An aging vagabond poet of our city once had a strange dream about a park on an elevated old rail line, not so high above a stretch of the western part of the island.
In the dream, the once familiar rail line was no longer overrun with weeds but had been prettified and cleaned up, with exotic trees and strange new grasses.
Water fountains made poetic sounds, billboards were erected but with no signs, and birds alighted on strangely proportioned bird feeders made like scaffolding.
While the old tenements looked familiar to the old vagabond, other buildings of colorful glass and odd shapes jutted out over the rail line. It's curious that people would want to live so close to the hobos, he thought, and we might see them nekkid. On the other hand, these hobos walking with him looked well-dressed, and many carried books and children. Many of the ladies wore pants.
The rail underfoot has vanished for the most part, appearing only here and there. "How's the train going to move through?," wondered the poet.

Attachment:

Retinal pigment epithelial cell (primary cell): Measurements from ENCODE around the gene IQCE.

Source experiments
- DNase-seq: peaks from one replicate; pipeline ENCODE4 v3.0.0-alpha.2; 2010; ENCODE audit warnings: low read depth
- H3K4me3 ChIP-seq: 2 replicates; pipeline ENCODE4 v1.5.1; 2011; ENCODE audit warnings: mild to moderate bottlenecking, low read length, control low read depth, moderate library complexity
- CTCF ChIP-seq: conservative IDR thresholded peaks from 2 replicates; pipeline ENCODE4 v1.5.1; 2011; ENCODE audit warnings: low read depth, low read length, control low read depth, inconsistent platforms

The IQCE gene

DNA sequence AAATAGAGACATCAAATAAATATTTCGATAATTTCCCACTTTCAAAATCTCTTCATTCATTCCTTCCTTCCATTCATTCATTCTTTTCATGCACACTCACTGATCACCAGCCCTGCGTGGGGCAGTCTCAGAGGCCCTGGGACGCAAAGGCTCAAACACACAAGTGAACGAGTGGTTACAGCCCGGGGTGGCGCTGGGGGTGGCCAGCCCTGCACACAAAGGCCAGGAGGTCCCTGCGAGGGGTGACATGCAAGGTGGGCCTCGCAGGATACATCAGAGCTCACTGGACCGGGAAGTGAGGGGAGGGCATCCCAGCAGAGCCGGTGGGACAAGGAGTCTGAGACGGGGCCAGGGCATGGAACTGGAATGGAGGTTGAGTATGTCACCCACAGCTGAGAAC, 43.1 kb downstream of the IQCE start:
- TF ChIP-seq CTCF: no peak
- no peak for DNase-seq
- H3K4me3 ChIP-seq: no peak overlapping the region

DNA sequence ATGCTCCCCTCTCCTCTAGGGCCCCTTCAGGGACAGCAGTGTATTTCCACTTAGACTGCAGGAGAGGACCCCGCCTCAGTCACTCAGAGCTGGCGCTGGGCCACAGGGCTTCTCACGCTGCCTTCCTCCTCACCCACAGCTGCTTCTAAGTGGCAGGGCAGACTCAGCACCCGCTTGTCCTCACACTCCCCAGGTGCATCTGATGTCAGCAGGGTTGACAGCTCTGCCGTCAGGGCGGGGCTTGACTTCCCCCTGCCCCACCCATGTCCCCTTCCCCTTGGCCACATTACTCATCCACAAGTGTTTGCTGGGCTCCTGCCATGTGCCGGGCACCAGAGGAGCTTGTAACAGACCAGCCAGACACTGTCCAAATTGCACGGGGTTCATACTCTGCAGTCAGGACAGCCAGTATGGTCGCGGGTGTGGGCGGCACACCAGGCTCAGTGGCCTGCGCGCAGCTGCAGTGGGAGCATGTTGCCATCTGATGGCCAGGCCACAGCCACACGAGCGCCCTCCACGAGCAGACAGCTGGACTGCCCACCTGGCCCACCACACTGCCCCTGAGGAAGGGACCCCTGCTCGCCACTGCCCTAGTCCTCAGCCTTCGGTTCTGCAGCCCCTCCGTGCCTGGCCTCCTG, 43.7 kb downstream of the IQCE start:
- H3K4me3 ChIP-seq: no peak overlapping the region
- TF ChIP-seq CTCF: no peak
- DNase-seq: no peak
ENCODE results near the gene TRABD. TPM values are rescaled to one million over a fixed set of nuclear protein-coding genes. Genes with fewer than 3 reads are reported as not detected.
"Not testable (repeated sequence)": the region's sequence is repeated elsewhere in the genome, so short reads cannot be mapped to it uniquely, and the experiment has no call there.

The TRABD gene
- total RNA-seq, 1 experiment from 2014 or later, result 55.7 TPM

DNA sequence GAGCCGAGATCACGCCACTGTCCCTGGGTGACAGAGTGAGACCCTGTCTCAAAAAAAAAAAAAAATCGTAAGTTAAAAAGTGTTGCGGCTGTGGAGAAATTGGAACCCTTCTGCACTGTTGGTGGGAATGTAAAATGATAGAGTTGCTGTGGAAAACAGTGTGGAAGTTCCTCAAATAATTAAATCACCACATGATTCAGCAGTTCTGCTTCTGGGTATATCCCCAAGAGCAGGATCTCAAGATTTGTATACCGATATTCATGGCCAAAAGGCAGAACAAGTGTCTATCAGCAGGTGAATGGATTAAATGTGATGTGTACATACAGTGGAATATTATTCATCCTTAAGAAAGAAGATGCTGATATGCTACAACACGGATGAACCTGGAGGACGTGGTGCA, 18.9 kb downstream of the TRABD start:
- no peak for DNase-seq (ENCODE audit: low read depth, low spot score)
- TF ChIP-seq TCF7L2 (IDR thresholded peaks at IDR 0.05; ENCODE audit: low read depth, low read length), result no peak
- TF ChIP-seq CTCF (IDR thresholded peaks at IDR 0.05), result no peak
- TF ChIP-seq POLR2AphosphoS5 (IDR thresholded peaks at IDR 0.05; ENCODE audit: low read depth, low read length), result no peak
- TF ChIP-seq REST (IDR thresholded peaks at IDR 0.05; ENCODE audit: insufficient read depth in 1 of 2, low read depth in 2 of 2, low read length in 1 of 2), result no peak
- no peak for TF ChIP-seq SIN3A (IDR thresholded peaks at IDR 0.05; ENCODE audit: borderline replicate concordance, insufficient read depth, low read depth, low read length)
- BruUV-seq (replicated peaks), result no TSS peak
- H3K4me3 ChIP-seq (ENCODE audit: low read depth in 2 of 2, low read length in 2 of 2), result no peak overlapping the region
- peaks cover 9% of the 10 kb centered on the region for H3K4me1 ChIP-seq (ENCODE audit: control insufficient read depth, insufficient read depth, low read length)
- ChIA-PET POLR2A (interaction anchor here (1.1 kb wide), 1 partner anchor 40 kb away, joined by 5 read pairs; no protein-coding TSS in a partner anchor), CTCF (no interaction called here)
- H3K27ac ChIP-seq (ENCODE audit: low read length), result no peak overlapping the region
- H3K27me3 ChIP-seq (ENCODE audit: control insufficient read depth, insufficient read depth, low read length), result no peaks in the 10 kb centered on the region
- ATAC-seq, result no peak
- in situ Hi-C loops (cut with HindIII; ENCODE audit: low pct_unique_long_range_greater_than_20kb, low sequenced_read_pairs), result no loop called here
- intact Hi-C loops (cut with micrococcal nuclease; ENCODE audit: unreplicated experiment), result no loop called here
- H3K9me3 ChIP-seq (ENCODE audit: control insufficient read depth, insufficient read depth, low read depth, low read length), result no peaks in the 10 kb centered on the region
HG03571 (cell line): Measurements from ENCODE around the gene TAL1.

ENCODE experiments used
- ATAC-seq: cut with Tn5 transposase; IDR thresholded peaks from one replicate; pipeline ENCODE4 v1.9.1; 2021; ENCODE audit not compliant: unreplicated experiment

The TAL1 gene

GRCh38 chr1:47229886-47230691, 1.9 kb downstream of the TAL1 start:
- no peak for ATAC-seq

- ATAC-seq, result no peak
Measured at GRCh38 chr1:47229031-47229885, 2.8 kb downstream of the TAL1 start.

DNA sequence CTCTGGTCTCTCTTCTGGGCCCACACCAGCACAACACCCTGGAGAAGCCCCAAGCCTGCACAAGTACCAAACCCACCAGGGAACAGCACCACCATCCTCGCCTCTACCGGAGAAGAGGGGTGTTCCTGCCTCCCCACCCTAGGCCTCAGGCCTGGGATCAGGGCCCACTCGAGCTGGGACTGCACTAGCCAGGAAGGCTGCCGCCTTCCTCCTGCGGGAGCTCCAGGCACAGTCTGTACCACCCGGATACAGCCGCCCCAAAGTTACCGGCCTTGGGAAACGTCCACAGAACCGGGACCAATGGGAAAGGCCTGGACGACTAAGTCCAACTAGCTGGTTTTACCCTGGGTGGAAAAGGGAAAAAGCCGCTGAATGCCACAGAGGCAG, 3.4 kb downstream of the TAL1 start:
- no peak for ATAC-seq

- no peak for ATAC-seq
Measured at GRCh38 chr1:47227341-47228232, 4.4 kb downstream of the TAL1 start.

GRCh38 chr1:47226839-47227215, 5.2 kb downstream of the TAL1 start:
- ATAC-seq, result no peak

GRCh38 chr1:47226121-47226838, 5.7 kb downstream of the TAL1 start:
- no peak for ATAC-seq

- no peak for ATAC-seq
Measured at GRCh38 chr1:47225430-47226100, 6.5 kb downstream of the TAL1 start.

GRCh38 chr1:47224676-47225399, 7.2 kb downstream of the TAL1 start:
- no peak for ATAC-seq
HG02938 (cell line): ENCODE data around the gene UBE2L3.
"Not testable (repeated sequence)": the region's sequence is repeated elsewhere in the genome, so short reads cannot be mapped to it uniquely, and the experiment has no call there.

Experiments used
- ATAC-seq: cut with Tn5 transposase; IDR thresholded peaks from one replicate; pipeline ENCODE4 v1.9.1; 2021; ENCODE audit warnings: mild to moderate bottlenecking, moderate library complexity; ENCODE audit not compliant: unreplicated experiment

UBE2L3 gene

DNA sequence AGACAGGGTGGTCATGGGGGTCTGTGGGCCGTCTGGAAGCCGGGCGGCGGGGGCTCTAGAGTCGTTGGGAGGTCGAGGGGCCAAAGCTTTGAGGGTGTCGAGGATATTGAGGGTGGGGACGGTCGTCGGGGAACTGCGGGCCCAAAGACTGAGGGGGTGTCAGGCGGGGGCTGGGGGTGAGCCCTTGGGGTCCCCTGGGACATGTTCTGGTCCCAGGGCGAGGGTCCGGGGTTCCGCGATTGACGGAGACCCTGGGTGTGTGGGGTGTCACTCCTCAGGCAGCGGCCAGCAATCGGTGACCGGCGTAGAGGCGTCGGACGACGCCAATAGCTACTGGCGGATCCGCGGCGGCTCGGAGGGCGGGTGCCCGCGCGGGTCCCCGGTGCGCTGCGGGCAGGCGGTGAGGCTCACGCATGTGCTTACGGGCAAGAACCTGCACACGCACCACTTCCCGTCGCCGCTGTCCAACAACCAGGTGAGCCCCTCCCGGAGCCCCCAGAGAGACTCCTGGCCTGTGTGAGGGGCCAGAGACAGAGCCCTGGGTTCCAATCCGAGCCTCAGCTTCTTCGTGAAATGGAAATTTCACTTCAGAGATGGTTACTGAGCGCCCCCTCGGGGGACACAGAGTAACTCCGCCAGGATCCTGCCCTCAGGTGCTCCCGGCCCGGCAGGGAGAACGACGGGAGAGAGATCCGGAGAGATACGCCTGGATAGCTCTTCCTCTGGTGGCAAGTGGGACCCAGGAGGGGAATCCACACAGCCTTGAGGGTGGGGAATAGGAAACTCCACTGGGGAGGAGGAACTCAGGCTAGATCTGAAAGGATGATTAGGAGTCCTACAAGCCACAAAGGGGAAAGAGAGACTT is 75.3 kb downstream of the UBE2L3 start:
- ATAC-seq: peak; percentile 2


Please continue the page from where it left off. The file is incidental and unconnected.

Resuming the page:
In the dream, the word "gallery" appeared on the front of many buildings near here. These places did not look at all like the museum galleries uptown off the park. No, not like the big museum at all. Looking over the railings and down to the street, the vagabond saw banners with strange images on the lamp posts, yet, pleasingly, the tavern looked like a tavern to him. He figured that the poorest artists had moved out of the Village, the place where poets live, and had been sleeping in these places that made biscuits.
A couple of sights from the high line were the stuff of dreams or hallucinations. The vagabond poet dreamed that one day someone would sell good coffee up here, if only to help figure things out.
The vagabond poet awoke slowly from the dream. The sound of a train whistle woke him up. But he thought he wasn't finished with the dream, as there seemed to be one more part of the high line he hadn't explored, somewhere out beyond the railyard that curves yonder to the river. And so he went back to sleep, just to see if he could get there.
Images by Walking Off the Big Apple from Sunday morning, June 12, 2011. Many more in this set on Flickr WOTBA. Section 2 of the High Line opened last week. The landscape architecture firm, James Corner Field Operations, designed the High Line with the architects Diller Scofidio & Renfro. Dreamers may find the official website here.
In the meantime, readers of this blog may consult the embedded map of the High Line and vacinity.
View Near The High Line in a larger map
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